Pauline was a member of the church I pastored. I don't know if she ever officially joined but she was as much a member as anyone else. This church was her family and she loved us. She would tell us that almost every Sunday. She lived right next door to the church in a room of a house with other social misfits. Pauline was not "normal" and neither were her housemates. There was a Down Syndrome young man and assorted other persons who did not readily fit in anywhere else. It was a good place to live. A woman who came to our church was the director. Her husband was paralyzed himself after several strokes, one while driving his car. He was hard to understand and I couldn't always make sense of what he was saying but he liked baseball and sometimes we watched the Yankees together in the summer. Later, she and her husband adopted two special needs children from India. They were adopted by the church family, too.
Pauline was institutionalized until she was about 70. Her parents had abandoned her to the institution when she was a child believing she was retarded. She told us her father was a rabbi in New York City. Pauline was not retarded but being institutionalized for so long retarded her social skills. She didn't have any. When she was younger she had frequent seizures during which she fell flat on her face. Most of the bones in her face had been broken and then had healed on their own. Her nose was squished in, her mouth was askew and opened widely, showing a toothless grin and showering you with spit as she talked. After church, you were likely to be the recipient of a huge, slobbery kiss along with an enthusiastic bear hug. I love you, she would shout. She was not shy in the least. She always stood up at the church's prayer time with a testimony or a need for prayer. During the service from her front row seat, she could be heard chomping on her gums (not gum, but gums). She liked to wear dresses and dance around like a little girl. We were her family. Most of the people in town knew her and she would run errands for businesses to earn a little spending money.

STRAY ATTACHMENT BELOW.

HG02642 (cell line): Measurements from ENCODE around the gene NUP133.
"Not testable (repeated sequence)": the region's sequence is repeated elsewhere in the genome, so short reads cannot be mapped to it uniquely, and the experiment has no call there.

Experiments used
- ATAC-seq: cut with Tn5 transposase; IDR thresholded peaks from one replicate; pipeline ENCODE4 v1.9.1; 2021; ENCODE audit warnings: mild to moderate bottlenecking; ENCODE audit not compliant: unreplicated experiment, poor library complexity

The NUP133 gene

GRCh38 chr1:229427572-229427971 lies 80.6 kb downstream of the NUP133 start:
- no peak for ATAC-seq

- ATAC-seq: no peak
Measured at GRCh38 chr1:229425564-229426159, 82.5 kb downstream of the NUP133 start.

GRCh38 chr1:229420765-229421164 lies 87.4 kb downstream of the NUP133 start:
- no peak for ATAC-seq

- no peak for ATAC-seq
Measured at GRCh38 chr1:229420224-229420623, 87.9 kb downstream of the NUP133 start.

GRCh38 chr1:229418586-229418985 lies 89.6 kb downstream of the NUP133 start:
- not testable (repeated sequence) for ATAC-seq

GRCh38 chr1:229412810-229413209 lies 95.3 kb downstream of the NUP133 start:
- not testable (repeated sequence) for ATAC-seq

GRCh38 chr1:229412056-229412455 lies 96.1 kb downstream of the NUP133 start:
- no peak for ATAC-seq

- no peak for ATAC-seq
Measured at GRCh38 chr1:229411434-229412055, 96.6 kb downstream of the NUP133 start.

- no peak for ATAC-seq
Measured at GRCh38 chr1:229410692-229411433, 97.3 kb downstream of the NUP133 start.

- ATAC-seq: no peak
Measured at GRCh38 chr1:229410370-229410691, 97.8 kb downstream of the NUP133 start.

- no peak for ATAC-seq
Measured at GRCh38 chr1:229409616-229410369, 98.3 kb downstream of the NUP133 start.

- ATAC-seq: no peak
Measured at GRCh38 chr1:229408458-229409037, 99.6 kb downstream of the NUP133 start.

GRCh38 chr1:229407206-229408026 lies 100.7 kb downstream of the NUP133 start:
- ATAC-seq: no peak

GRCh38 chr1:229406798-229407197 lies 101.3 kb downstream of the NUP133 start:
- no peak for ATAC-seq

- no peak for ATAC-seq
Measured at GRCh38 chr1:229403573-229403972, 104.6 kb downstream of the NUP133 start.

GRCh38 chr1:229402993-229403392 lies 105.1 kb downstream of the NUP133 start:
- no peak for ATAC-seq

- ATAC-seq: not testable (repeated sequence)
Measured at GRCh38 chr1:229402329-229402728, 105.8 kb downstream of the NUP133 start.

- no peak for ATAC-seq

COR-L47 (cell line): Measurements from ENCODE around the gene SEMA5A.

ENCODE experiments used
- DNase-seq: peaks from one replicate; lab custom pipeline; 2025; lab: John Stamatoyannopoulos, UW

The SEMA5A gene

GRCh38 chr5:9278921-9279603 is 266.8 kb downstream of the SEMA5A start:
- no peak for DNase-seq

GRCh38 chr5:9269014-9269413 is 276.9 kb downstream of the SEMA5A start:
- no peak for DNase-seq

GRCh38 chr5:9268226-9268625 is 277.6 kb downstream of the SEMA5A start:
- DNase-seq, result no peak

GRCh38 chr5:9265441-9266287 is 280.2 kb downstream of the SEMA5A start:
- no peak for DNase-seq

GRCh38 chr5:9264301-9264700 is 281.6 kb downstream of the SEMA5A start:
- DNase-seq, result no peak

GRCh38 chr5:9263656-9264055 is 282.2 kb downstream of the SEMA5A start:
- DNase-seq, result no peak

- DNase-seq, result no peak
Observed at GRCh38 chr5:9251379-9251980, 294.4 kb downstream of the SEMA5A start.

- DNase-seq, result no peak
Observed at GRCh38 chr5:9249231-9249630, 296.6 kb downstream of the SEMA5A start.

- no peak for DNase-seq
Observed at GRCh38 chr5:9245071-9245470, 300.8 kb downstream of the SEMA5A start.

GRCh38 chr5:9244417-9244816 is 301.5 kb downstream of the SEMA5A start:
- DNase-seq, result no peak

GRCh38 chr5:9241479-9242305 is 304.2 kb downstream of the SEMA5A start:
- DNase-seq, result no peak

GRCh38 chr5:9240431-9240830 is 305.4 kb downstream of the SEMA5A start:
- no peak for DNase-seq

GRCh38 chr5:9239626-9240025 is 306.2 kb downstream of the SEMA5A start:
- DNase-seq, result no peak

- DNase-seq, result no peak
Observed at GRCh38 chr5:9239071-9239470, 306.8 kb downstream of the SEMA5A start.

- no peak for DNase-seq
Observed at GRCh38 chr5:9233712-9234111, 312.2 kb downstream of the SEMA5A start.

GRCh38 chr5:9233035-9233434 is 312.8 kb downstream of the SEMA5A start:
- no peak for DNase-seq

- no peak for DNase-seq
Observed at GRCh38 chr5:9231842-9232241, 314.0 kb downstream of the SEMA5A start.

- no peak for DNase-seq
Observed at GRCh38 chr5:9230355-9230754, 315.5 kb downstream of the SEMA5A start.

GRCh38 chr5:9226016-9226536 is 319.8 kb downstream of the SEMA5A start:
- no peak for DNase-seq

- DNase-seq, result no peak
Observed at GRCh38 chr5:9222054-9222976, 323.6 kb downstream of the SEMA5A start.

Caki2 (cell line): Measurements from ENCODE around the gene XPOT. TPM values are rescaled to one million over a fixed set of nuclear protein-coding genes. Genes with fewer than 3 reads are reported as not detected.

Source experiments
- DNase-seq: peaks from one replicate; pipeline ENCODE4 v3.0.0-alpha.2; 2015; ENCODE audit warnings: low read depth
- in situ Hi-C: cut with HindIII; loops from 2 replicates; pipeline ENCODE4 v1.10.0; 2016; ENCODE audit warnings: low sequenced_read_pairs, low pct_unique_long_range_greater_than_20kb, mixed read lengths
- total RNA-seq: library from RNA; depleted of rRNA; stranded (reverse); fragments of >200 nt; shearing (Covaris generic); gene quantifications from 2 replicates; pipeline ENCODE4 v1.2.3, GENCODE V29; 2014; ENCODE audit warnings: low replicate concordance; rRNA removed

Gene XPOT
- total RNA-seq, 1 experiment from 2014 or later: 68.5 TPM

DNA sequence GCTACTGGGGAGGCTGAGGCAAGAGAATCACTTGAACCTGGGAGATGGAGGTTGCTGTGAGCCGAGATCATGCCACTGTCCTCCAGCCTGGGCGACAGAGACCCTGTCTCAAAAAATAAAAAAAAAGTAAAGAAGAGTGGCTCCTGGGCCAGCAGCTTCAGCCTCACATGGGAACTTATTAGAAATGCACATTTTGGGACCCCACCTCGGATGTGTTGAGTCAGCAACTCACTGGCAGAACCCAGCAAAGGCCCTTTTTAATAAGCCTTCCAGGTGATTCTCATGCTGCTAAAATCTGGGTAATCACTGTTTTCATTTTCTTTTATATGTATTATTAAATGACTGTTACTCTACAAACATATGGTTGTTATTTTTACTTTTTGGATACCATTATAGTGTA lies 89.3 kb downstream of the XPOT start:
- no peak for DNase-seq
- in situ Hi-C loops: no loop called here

On the Sunday after Thanksgiving the church put on a turkey dinner with all the trimmings for the people who lived next door. At that time, we would each take a name of a person who had listed what they wanted for Christmas. The usual items were things like kleenex, writing paper, a pen, toothbrush and maybe slippers or cologne. The young man with Down Syndrome loved matchbox cars so that was on his list year after year. On the Sunday before Christmas the people of the home next door to the church would invite us over for Christmas punch, and cookies; we would sing some carols together and then we would hand out the gifts. It was a time filled with laughter and much joy.
In a few years, the home was sold to another company that manages those kinds of homes. The director was let go and a new supervisor was brought in. Policies were reviewed and new ones put in place. The home was brought up to state standards which meant our informal gatherings with the home came to an end. Pauline and a couple other residents still attended the church until she died a few years later.
I thought of Pauline today as I read a book about the L'Arche communities for the mentally and physically disabled, and the work of Jean Vanier who said "a fundamental text for L'Arche is I Corinthians 12, which is about the body of Christ, the church, and Paul says that those parts of the body that are the weakest and least presentable are the most necessary to the body and should be honored. Often the parts that are weakest and least presentable are the ones we hide away in institutions or try to get rid of (Vanier says that in France where he lives within a few years there will be no more children with Down Syndrome because they will all have been aborted.)
Pauline could become jealous and angry if she did not get her own way. She was like a child in many ways. But she was a child of God's, deeply loved and valued by her heavenly Father, and a member of the body of Christ, who reminded all of us we were too.